* Hermes watches warns about possible industry double dip
* Patek Philippe says too early to call end of downturn
* LVMH watch CEO says retailers could still delay purchases
By Astrid Wendlandt and Silke Koltrowitz
BASEL, March 23 (Reuters) - Rising watch sales, boosted by wholesalers restocking, may not be a true sign that the downturn is really over, industry executives said on Tuesday.
The head of Hermes (HRMS.PA) watches said concerns about rising taxes in Europe to help cut bulging state debts could crimp luxury spending while the head of Patek Philippe said consumer demand for watches worldwide remained fragile.
“We could still be in the middle of the tunnel,” Patek Philippe Chairman Thierry Stern told Reuters at the watch industry’s biggest annual fair in Basel. “It is too early to say the crisis is behind us.”
Luc Perramond, Hermes watch chief executive, said the Swiss watch industry could still see a double dip after showing signs of recovery in recent months.
He declined to give a precise sales growth forecast for the current year saying only he expected an increase only if current positive market trends continued.
Concerns about the weak state of the industry were echoed by Philippe Pascale, head of LVMH (LVMH.PA) watches and jewellery, who acknowledged that part of the uptick was due to retailers filling up empty shelves.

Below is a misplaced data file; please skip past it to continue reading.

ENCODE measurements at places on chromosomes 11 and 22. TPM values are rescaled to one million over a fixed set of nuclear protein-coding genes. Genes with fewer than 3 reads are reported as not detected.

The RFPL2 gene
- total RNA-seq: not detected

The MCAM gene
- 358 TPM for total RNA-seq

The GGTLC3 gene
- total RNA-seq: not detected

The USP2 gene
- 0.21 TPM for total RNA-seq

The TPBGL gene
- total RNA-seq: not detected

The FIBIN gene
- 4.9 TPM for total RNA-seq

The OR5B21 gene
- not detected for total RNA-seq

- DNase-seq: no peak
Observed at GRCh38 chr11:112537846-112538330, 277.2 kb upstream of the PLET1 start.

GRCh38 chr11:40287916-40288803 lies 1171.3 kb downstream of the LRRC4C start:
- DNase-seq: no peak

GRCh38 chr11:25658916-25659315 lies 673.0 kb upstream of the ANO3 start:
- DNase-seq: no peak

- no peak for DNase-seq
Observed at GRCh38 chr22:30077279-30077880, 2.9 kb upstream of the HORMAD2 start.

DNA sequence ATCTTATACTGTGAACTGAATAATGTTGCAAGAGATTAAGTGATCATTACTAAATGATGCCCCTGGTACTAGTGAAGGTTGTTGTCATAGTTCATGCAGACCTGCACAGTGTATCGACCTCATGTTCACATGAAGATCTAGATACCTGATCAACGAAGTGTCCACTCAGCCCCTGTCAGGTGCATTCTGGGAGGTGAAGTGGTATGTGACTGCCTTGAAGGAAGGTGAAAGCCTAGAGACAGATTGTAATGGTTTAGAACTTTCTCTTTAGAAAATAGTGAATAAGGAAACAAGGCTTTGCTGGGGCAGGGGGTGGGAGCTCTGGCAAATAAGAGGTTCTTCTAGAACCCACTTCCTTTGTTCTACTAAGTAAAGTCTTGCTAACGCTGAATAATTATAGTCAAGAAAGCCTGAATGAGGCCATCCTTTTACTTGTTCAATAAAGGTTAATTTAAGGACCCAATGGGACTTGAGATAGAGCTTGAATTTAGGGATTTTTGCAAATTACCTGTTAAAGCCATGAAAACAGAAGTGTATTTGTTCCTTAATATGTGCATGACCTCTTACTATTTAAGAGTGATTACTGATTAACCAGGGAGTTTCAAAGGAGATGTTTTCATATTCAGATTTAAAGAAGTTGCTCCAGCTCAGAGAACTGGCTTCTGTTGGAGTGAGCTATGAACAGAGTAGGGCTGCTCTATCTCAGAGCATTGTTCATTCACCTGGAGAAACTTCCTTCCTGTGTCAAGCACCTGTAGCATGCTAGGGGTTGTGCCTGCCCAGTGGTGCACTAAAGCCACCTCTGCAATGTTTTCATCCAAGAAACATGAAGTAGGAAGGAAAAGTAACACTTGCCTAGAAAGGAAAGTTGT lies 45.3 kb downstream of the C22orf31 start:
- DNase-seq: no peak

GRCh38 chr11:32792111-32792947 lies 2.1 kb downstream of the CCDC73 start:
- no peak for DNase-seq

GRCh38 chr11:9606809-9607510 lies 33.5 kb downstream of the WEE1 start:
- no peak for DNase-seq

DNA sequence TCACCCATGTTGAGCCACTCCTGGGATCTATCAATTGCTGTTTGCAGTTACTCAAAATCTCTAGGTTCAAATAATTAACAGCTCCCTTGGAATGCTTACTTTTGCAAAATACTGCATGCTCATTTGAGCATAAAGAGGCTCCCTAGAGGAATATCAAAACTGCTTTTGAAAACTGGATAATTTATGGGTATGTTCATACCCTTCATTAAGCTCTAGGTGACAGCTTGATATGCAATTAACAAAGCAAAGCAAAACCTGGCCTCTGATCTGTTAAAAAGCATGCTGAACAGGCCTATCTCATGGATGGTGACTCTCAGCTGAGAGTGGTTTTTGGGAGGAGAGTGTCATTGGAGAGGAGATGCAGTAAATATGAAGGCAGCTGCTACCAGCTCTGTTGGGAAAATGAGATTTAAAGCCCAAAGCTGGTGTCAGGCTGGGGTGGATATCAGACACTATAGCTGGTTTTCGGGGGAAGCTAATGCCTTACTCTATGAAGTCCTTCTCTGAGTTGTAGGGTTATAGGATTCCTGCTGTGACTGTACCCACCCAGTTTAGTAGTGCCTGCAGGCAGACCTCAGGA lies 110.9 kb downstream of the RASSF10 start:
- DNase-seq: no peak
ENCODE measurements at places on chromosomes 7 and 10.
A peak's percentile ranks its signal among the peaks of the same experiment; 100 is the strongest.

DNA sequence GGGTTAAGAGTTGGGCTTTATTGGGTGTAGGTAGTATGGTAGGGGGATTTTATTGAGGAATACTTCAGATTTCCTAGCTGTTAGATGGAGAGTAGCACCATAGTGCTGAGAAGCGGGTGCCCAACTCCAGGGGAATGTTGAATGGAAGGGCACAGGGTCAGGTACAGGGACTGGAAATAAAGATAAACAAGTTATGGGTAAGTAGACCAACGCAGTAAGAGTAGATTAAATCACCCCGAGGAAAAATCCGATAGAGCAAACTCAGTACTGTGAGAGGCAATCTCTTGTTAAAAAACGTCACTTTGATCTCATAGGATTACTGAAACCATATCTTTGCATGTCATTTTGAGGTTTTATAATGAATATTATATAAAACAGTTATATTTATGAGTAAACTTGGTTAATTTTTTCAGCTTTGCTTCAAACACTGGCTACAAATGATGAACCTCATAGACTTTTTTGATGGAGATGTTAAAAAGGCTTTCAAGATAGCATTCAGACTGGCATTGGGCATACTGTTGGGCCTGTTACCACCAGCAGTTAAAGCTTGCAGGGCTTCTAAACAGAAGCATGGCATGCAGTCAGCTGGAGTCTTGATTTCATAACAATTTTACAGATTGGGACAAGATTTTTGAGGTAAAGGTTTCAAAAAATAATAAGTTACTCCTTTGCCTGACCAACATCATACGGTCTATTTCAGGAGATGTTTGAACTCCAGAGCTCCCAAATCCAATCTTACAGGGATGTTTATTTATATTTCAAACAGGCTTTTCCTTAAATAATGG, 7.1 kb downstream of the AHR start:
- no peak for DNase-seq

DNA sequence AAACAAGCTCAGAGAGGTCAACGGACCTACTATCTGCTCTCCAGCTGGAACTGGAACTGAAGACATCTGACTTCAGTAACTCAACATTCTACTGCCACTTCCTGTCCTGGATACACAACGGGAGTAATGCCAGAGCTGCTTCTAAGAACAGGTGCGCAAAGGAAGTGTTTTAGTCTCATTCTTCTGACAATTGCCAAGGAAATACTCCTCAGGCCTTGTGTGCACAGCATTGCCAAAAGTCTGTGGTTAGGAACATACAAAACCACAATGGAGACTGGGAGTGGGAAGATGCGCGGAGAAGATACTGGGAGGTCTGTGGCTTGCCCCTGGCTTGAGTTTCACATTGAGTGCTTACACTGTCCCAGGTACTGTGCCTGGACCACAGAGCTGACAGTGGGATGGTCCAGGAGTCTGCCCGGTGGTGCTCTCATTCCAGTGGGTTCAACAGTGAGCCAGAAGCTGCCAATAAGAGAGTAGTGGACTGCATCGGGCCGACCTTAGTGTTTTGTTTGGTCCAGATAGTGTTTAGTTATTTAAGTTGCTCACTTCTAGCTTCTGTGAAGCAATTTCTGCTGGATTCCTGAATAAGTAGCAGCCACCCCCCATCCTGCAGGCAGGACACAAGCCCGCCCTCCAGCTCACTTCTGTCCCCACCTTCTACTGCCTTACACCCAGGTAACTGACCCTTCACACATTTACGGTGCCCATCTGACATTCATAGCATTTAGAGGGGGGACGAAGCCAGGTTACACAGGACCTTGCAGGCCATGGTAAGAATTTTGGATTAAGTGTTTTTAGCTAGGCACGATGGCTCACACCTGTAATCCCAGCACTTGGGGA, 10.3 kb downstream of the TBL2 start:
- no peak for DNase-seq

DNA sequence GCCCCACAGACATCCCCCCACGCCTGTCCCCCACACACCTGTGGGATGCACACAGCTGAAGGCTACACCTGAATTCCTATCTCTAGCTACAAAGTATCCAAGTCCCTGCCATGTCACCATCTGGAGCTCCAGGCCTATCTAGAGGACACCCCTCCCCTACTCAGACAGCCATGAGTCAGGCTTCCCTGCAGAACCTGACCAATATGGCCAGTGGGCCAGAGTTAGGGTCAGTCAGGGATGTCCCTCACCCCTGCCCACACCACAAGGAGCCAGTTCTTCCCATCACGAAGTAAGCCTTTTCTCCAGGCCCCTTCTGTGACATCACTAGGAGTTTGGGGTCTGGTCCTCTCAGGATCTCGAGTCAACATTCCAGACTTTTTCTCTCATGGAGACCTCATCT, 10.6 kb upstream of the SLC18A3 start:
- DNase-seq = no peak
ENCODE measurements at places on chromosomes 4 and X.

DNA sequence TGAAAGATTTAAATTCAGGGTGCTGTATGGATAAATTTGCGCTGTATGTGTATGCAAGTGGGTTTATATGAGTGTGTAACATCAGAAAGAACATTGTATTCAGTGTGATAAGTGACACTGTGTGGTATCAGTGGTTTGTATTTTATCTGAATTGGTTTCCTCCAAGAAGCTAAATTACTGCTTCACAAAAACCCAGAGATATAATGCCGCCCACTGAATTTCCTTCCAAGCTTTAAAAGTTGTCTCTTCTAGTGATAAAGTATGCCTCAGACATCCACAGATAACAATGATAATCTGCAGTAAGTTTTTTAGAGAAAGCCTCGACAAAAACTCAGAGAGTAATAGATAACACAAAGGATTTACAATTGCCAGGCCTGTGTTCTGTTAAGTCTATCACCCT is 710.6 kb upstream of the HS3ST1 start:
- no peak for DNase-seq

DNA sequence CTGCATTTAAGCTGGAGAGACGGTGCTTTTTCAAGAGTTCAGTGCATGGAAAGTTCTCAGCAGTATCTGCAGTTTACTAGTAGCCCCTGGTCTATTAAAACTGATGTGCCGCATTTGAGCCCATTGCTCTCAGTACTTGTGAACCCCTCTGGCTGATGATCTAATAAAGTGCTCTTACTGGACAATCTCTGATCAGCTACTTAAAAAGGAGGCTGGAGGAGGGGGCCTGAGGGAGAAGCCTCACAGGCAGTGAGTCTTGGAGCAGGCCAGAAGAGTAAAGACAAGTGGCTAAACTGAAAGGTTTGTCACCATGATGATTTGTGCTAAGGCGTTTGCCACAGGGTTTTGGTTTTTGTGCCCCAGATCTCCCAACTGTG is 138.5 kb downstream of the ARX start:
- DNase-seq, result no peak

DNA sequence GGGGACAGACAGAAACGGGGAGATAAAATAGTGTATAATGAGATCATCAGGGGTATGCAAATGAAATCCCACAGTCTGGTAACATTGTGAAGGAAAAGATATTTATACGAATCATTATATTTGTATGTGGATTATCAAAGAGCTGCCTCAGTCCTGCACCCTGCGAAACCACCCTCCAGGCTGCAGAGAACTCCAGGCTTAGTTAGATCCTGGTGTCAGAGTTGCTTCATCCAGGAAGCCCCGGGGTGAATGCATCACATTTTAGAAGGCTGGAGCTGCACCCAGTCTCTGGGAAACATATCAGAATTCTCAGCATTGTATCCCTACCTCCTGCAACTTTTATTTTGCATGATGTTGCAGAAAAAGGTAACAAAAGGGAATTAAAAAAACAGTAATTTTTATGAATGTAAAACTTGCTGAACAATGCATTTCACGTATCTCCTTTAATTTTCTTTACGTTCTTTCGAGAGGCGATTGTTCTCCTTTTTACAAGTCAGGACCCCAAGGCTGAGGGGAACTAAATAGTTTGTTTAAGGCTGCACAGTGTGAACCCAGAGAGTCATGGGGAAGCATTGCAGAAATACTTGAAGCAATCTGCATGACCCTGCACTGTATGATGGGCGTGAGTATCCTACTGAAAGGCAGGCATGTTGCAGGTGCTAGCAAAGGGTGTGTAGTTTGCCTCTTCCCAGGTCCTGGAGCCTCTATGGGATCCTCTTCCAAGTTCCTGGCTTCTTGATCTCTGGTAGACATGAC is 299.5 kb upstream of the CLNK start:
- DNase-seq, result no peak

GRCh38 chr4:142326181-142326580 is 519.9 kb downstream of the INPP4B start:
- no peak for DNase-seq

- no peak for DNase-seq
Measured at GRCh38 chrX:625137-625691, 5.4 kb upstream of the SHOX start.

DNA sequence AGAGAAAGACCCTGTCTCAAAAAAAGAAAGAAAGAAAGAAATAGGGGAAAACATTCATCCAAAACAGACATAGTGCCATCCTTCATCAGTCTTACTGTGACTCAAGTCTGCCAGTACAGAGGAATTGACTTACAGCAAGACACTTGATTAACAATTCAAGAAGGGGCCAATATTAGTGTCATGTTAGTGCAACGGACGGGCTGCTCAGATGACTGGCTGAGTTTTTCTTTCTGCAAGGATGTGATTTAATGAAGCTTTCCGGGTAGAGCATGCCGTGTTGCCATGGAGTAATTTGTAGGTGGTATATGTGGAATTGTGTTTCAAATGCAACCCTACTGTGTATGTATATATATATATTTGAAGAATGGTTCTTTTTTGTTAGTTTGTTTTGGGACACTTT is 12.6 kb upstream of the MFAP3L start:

He noted that rising orders did not necessarily mean consumers were back in the shops.
“Our orders (at the Basel fair) this yeat beat our expectations but we have to see how the sell-out (when a watch is sold to the end user) will be in the second quarter,” Pascal told Reuters.
“If markets start coughing again, retailers will postpone their purchases.”
Some watch brands such as LVMH’s Hublot and Zenith secure the bulk of their annual sales at the Basel watch fair.
However, Pascal forecast revenues at his division would be up by more than 20 percent on a like-for-like basis in the first quarter.
Pascal also stressed that the revenue jump came against a very low basis as LVMH watch and jewewllery sales fell 40 percent in the first quarter last year.
Swiss watch exports rose for the first time in January this year after suffering their biggest slump in two decades in 2009, dropping to 2006 levels, and in February, they continued their ascent with a 14.2 percent increase.
“We are in a slight recovery phase,” Pascal said.
He said demand in the United States, which collapsed during the downturn, was slowly starting to pick up but Japan, another big luxury market, remained difficult.
Hermes’s Perramond said he was worried about a possible real-estate bubble in China, the main engine of growth for the luxury industry for the past two years.
“One has to remain cool-headed,” Perramond said in an interview with Reuters in Basel.
Hermes watch sales, which make up 5 percent of the group’s total sales, fell 12 percent last year at constant currencies.
The cautious tone contrasted with Swatch Group UHR.VX watch brand executives who said this week they expected 2010 to be another record year, with some such as Longines saying sales could rise by as much as 25 percent.
Longines and Tissot were the only two Swatch brands that enjoyed any growth last year, their executives said.
Editing by David Cowell